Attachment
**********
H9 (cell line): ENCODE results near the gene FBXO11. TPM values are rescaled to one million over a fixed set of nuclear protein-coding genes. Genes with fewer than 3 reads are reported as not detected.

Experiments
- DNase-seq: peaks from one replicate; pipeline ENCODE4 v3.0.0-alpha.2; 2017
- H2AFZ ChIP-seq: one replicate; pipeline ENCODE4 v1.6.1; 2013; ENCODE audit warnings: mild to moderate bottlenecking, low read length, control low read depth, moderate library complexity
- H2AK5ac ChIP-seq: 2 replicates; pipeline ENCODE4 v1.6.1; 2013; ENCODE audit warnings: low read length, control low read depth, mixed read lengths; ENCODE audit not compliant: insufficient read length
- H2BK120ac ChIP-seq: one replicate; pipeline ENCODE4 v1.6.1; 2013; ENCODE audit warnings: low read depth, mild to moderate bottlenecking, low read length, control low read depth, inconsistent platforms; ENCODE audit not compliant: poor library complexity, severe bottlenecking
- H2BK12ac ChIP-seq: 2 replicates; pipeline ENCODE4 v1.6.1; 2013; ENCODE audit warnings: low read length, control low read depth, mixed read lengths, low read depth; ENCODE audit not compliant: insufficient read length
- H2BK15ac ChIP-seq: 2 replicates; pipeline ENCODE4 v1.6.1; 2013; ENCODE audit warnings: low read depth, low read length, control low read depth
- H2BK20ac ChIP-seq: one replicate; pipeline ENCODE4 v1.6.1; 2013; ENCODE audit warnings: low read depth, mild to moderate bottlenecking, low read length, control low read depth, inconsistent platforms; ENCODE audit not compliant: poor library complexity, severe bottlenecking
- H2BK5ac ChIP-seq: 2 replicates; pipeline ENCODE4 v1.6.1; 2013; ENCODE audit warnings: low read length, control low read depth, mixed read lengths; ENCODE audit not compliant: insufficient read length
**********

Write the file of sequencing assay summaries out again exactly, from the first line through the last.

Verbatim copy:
H9 (cell line): ENCODE results near the gene FBXO11. TPM values are rescaled to one million over a fixed set of nuclear protein-coding genes. Genes with fewer than 3 reads are reported as not detected.

Experiments
- DNase-seq: peaks from one replicate; pipeline ENCODE4 v3.0.0-alpha.2; 2017
- H2AFZ ChIP-seq: one replicate; pipeline ENCODE4 v1.6.1; 2013; ENCODE audit warnings: mild to moderate bottlenecking, low read length, control low read depth, moderate library complexity
- H2AK5ac ChIP-seq: 2 replicates; pipeline ENCODE4 v1.6.1; 2013; ENCODE audit warnings: low read length, control low read depth, mixed read lengths; ENCODE audit not compliant: insufficient read length
- H2BK120ac ChIP-seq: one replicate; pipeline ENCODE4 v1.6.1; 2013; ENCODE audit warnings: low read depth, mild to moderate bottlenecking, low read length, control low read depth, inconsistent platforms; ENCODE audit not compliant: poor library complexity, severe bottlenecking
- H2BK12ac ChIP-seq: 2 replicates; pipeline ENCODE4 v1.6.1; 2013; ENCODE audit warnings: low read length, control low read depth, mixed read lengths, low read depth; ENCODE audit not compliant: insufficient read length
- H2BK15ac ChIP-seq: 2 replicates; pipeline ENCODE4 v1.6.1; 2013; ENCODE audit warnings: low read depth, low read length, control low read depth
- H2BK20ac ChIP-seq: one replicate; pipeline ENCODE4 v1.6.1; 2013; ENCODE audit warnings: low read depth, mild to moderate bottlenecking, low read length, control low read depth, inconsistent platforms; ENCODE audit not compliant: poor library complexity, severe bottlenecking
- H2BK5ac ChIP-seq: 2 replicates; pipeline ENCODE4 v1.6.1; 2013; ENCODE audit warnings: low read length, control low read depth, mixed read lengths; ENCODE audit not compliant: insufficient read length